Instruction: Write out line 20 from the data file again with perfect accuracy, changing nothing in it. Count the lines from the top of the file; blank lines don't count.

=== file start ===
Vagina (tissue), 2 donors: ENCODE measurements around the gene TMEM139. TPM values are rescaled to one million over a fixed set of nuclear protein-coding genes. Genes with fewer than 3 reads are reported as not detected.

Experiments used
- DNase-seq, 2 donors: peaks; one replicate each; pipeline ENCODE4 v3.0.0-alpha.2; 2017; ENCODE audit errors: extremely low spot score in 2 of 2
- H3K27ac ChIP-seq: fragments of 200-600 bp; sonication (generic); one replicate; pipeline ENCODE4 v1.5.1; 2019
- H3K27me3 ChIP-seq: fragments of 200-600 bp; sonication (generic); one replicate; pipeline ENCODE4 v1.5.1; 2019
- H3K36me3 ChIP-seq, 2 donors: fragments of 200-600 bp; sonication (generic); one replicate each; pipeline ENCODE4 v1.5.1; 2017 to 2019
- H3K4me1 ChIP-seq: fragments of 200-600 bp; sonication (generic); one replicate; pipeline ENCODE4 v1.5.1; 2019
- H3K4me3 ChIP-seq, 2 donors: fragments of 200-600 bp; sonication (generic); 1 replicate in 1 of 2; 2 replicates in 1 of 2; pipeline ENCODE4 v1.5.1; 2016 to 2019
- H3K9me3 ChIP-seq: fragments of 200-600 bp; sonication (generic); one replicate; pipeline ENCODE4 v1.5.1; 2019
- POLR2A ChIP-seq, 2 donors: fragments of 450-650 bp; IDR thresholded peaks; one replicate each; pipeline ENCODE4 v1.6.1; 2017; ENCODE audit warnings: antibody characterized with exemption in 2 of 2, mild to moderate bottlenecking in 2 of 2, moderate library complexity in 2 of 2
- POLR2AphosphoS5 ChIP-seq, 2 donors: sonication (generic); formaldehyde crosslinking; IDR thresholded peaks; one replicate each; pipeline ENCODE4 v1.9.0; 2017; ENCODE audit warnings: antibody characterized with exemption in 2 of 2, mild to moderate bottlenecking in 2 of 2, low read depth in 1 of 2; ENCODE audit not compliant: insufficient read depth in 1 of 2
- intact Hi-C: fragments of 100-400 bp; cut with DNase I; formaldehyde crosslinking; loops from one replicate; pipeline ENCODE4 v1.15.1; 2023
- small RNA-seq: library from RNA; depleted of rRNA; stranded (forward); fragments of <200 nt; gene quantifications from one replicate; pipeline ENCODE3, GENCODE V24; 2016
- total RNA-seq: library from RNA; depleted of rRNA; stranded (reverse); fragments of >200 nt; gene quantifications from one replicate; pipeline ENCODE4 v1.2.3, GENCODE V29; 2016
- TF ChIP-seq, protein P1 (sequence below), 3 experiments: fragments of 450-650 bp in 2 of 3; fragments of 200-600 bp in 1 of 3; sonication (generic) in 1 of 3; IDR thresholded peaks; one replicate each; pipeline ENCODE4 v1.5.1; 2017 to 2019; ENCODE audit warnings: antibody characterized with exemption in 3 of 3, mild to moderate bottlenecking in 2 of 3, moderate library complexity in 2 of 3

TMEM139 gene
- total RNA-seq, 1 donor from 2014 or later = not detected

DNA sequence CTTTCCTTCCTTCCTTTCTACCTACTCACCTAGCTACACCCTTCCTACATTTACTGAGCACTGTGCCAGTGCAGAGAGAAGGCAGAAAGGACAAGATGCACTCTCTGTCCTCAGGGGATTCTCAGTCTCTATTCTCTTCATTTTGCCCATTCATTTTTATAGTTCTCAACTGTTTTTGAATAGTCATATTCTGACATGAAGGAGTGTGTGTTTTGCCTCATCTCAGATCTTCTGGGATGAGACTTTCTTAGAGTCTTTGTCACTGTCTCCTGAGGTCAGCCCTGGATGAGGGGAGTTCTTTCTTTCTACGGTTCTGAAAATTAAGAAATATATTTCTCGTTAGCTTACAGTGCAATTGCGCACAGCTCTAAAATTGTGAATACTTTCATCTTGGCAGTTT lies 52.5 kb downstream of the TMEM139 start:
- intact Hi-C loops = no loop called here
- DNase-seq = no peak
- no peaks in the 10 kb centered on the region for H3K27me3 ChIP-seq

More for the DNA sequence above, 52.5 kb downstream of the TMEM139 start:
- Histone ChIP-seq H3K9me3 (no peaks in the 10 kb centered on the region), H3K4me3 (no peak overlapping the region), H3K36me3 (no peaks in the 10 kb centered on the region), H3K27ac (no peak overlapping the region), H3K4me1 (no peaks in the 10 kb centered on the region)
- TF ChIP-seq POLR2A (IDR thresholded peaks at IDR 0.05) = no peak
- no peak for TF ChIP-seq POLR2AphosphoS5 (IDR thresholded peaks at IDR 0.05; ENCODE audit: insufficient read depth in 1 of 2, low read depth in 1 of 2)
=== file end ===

- DNase-seq = no peak